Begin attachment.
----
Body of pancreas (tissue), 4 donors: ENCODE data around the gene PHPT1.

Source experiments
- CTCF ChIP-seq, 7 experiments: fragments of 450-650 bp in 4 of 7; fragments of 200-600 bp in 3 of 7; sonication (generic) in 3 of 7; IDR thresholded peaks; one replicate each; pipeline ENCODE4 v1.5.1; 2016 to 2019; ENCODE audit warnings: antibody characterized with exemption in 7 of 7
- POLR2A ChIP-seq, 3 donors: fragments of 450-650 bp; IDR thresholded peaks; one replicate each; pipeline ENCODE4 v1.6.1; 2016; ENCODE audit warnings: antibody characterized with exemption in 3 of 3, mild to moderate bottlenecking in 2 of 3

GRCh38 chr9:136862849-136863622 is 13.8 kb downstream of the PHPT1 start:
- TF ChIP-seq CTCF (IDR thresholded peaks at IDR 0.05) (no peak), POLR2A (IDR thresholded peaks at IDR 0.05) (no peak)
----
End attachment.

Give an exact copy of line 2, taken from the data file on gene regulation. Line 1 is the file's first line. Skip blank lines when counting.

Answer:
Source experiments